Hypermedia Linking

RESTful APIs use HTTP as their native protocol, with resources residing at unique URIs. Linking to related resources by passing those URIs within the response allows a well-designed client to discover functionality without relying on the documentation. It also allows some flexibility in the ability of the server to provide a URI structure that better reflects the application without requiring the client to hardcode many base URLs or adhere to byzantine URI structuring rules.

The links returned for each call should be related to what can be done next for each resource. For example, if the response is showing a list of resources, such as could be called by the endpoint

/categories/39/products

The response would include a link to each returned resource as well as links that show the client how to add new items to the collection and, if pagination is applied, links to the previous and next groups of the collection. The response in this case would resemble:

{
	"data":[{
		"products": [
		 	{
               "product_id": "76124",
               "name": "The Amazing Widget",
               "weight": "7.2 oz",
               ...
			   "_links": [
			   		{
						"rel": "self",
						"href": "http://api.example.com/v1/products/76124",
						"method": "GET"
					},
					{
						"rel": "http://api.example.com/v1/categories/definition",
						"href": "http://api.example.com/v1/categories/39",
						"method": "GET"
					},
					{
						"rel": "http://api.example.com/v1/mycart/definition#add_to_cart",
						"href": "http://api.example.com/v1/mycart",
						"method": "POST",
						"parameters": {
							"product": 76124,
							"quantity": 1
						}
					}
			   ]
          	},
		 	{
               "product_id": "84567",
               "name": "Rubber Ducky",
               "weight": "4.6 oz",
               ...
			   "_links": [
			   		{
						"rel": "self",
						"href": "http://api.example.com/v1/products/84567",
						"method": "GET"
					},
					{
						"rel": "http://api.example.com/v1/categories/definition",
						"href": "http://api.example.com/v1/categories/39",
						"method": "GET"
					},
					{
						"rel": "http://api.example.com/v1/mycart/definition#add_to_cart",
						"href": "http://api.example.com/v1/mycart",
						"method": "POST",
						"parameters": {
							"product": 84567,
							"quantity": 1
						}
					}
			   ]
          	},
		 	{
               "product_id": "76097",
               "name": "Whoopie Cushion",
               "weight": "2.2 oz",
               ...
			   "_links": [
			   		{
						"rel": "self",
						"href": "http://api.example.com/v1/products/76097",
						"method": "GET"
					},
					{
						"rel": "http://api.example.com/v1/categories/definition",
						"href": "http://api.example.com/v1/categories/39",
						"method": "GET"
					},
					{
						"rel": "http://api.example.com/v1/mycart/definition#add_to_cart",
						"href": "http://api.example.com/v1/mycart",
						"method": "POST",
						"parameters": {
							"product": 76097,
							"quantity": 1
						}
					}
			   ]
          	},
		],
		"_links":
		[
			{
				"rel": "next",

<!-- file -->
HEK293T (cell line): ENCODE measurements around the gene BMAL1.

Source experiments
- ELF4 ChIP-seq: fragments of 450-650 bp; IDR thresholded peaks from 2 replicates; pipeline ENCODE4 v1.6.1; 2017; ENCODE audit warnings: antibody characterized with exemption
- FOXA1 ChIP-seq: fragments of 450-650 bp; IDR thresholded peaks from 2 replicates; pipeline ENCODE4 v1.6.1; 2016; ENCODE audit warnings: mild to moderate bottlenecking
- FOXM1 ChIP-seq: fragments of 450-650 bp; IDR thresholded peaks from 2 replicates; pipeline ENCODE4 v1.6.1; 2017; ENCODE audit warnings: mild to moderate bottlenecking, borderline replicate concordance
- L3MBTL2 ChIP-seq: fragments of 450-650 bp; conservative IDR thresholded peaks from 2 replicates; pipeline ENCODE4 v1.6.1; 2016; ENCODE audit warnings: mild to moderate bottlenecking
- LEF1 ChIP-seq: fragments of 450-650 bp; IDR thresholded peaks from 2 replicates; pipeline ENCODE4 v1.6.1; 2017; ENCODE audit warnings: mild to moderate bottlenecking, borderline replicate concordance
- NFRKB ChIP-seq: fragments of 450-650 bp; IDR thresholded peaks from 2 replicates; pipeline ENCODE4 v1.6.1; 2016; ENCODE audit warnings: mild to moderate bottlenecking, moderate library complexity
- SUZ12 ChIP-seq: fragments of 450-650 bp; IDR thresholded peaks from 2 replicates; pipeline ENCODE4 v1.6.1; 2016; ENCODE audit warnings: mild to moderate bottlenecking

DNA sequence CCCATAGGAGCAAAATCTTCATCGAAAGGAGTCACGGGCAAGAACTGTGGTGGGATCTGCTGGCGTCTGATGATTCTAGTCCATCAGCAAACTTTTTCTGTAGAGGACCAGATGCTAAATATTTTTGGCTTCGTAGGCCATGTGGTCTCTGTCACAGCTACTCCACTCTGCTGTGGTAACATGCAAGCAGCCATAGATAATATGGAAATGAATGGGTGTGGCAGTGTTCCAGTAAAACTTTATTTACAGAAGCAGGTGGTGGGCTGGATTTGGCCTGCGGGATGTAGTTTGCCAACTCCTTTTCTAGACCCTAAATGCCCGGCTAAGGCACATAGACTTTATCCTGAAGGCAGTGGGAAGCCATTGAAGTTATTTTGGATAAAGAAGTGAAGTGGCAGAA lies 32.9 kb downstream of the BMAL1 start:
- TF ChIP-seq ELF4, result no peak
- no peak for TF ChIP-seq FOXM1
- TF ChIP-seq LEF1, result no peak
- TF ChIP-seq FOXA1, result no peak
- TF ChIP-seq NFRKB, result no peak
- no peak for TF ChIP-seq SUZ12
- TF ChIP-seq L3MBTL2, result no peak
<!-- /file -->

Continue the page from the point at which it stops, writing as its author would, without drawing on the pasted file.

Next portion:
"href": "http://api.example.com/v1/categories/39/products?offset=11&limit=10",
				"method": "GET"
			}
		]
	}]
}

The “href” value is the address for the link itself and should always return a fully qualified URI, including the protocol string (i.e. “http://”) and the host name. The “method” value indicates the HTTP method the client should use to properly access the URI as defined by the relationship type. Everything the client needs to identify the next steps it can take should be found in the hypermedia links.  The “parameters” value – which is optional – indicates what parameters should be included with the call.

The “rel” value for each link indicates the relation type of the link. For relation types registered with the IANA, just the relation string is sufficient. For custom relations that point to other resources in the application, this value should be a URI that points to the appropriate definition of the resource. In most cases, this URI should point to the definition link for the resource. However, this method of relationship linking also opens the possibility of using standards set elsewhere on the web, such as schema.org.

8 thoughts on “Hypermedia Linking”

  1. Your link to the IANA is broken. Looks like you’ve got an extra space in the URL between the last dash and the term “relations”.

    1. The parameters list coming back from a response should only contain the current state of the resource, not what can be done to it. That’s where resource definitions and descriptor files come in. For example, IO Docs allows you to define an enum for a given parameter that could contain all possible colors.

      In your case, though, I can also see how, if we’re talking about a Product resource, relying on the descriptor won’t work as different individual products will have different color options. So, I’d include a parameter in the response named something like “available_colors” that would contain an array of the colors the product is available in. That still hold with the constraint that the resource is responsible for its state. For example, if you’re selling a shirt that comes in black, white or red and you recently added ash as a color, you simply add ash to that array and subsequent calls to the Products resource with the ID of that shirt will contain the complete set of color choices.

      As for how to indicate that in an order, your users are unlikely to change the Products resource. They may, instead, add it to a “ShoppingCart” resource and, under the “options” parameter (which could be a hash), may specify the “color”.

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